NOTE: Some of our group’s original projects can also be found on the main CNI webpage.
“I have no special talents. I am only passionately curious”- Albert Einstein
The major research goal of our group is to understand the fundamental physics of nanomaterials and nano-bio interfaces (soft, hard, liquid, fluid etc) using different microscopic and spectrometric tools. Subsequently, we manipulate materials (e.g., introduce defects in a specific configuration) and their environment to overcome otherwise insurmountable problems. Beyond the fundamental science, we extend our understanding to reach industrial scale prototype demonstration to allow for facile translation of our discoveries and inventions into the market.
Following Albert Einstein’s advice, we try, explore, poke, question, and turn things inside out without adhering to the invisible boundaries of sub-fields that otherwise confine one’s curiosity. Also, we are both an experimental and partly a computational group.
We do have a method to our madness, as detailed below:
Our research can be majorly divided into: Nano-bio and Nano-Energy. Both rely on @CUnanobio fundamental discoveries and understanding of nanomaterials.
Our history is defined by the materials we use, starting with those used during the Stone Age up until the present age of nanoscience and nanotechnology. Although we do venture into many other fields, primarily from a physicist’s standpoint, nanomaterials are “labs at the atomic scale” for realizing the elegance and beauty of quantum mechanics and objective reality, in general. More importantly, harnessing the unique properties of nanomaterials can help realize new technologies, from energy storage to biosensors.
@CUnanobio lab, as an integral part of the Clemson Nanomaterials Institute (CNI), focuses on multidisciplinary research to identify novel optical and electrical phenomena at the nanoscale that could be transformed into high impact and commercially and environmentally viable products such as batteries, supercapacitors, triboelectric nanogenerators, and biosensors.
Currently, the research emphasis at the nano-bio interface is in three areas:
Elucidation of Nano-biointeractions: While nanoscience and nanotechnology can revolutionize many fields, their impact on health and environment is yet to be comprehensively understood. Indeed, nanomaterials present a wide variety of physicochemical characteristics and strongly interact with biomolecules. We are exploring the influence of nanomaterial characteristics (particularly defects) and charge transfer, on the formation of protein corona and the ensuing bioresponses. Materials of interest include carbon nanostructures (nanotubes, fullerenes, and graphene), metal, and metal oxide nanoparticles.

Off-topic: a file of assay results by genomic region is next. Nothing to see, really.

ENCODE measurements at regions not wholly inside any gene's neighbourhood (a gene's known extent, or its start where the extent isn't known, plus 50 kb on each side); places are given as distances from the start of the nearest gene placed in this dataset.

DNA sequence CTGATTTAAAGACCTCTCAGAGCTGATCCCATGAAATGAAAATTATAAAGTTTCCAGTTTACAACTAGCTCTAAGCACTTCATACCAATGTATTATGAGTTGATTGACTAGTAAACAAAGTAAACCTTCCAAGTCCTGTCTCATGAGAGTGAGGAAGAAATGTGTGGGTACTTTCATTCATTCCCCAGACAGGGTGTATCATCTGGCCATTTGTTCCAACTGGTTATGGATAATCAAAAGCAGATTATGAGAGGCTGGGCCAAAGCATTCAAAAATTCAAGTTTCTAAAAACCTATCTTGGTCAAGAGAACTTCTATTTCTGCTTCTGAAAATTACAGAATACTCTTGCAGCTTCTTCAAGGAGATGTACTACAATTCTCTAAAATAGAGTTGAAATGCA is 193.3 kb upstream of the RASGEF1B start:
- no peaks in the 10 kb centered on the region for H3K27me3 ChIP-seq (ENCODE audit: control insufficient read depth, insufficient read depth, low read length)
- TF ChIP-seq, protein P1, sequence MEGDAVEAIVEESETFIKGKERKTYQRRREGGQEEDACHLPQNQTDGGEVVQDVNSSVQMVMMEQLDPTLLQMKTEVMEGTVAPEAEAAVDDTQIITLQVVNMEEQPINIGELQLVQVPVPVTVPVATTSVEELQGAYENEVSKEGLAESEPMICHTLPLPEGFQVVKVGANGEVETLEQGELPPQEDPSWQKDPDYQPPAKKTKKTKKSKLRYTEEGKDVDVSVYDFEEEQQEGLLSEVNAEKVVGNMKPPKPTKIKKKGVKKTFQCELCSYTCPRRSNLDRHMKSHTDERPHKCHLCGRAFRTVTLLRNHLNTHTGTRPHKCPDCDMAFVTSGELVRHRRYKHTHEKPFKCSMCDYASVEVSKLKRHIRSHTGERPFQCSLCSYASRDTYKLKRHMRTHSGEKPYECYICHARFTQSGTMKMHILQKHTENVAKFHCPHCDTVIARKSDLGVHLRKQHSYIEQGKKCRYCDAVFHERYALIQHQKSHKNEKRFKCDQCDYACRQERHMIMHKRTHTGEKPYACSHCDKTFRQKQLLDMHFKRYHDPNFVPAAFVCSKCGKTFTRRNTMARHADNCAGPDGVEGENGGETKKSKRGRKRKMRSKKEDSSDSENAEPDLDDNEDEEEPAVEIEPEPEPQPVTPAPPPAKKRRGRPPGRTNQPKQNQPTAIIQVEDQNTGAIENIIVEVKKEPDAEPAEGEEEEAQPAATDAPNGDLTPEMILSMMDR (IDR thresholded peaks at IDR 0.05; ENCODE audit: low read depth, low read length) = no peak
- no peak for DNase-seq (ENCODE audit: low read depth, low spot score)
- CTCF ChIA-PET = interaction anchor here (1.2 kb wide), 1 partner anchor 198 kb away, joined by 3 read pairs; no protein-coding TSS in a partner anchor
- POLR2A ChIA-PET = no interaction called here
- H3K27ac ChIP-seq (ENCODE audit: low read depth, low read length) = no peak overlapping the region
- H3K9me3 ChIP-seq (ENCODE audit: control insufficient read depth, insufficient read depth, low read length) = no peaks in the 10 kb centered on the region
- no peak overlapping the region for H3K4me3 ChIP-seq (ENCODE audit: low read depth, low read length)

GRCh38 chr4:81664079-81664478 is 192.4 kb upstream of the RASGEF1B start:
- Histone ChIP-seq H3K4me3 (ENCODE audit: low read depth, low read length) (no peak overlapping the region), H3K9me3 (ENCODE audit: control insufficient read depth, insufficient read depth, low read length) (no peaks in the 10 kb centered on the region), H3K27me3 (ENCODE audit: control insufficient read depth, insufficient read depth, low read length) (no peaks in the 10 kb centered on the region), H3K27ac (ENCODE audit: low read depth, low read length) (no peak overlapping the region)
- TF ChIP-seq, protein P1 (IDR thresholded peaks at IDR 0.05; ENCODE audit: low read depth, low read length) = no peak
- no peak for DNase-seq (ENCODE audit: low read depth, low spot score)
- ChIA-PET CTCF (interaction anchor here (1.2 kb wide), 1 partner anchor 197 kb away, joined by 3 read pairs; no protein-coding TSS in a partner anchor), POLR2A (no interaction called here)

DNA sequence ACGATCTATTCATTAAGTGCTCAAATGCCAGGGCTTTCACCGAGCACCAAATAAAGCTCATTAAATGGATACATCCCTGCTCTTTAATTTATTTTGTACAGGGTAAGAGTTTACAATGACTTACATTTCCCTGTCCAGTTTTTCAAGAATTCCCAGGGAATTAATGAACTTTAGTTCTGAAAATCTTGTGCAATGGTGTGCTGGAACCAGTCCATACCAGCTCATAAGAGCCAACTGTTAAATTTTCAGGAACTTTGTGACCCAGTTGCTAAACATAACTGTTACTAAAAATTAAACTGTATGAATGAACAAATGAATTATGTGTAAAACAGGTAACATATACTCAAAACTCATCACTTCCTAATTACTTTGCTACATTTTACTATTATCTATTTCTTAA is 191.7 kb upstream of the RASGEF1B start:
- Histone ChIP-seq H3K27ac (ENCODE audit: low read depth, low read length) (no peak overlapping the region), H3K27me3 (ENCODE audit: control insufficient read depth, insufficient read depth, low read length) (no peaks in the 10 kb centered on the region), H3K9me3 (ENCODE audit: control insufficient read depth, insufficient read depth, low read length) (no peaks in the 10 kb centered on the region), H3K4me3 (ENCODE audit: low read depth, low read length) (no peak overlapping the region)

Biomedical imaging: Defects in nanomaterials provide new physical properties that are otherwise absent in the bulk. For instance, defects such as O vacancies in ZnO nanoparticles result in surface states that cause photoluminescence. Our aim is to engineer such defects in emerging materials to realize the possibility of multi-photon imaging.
Nano-biosensing: Emerging two-dimensional materials (which are entirely surfaces) are excellent platforms to sense bioanalytes. In this regard, we aim to functionalize these surfaces with capture antibodies and use these robust platfroms for electrochemical and optical sensing of biomarkers in diseases such as HIV, Ebola etc. Furthermore, we are endeavoring to develop smart-phone based flexible optical sensors that can efficiently detect pathogens and identify disease markers in point-of-care and resource-limited setting
Nanomaterials for energy storage: We are interested in controlling defects in nanomaterials to enable new paradigms of energy storage in terms of increasing quantum capacitance in supercapacitors or enhancing power density in batteries. We are presently working on nanocarbon related materials for supercapacitors, Li-ion, Li-Sulfur, and Al-ion batteries. Please see our publications for more details.
Energy generation: We are interested in the development of triboelectric nanogenerators (TENGs), which convert random and irregular mechanical energy into usable electrical energy, provide promising solutions to meet global energy needs in the near future. TENGs utilize charges arising from friction similar to the static we experience on dry winter days. Going back to the 18th century, Benjamin Franklin found that when a piece of glass and a silk cloth, neither of which exhibit any electrical properties, attract each other upon rubbing due to the build up of charges. In fact, combing your hair with a plastic comb can also build up triboelectricity that allows the comb to attract tiny pieces of paper. This natural affinity for retaining electric charges is pronounced in certain materials, which when integrated in the right combination function as efficient TENGs to generate electricity from waste mechanical vibrations (e.g., walking and ocean waves) in the surrounding environment.
Defects at the nanoscale: We explore how defects at the nanoscale behave from both theoretical and experimental standpoints with the goal of manipulating defects to bring forth new properties.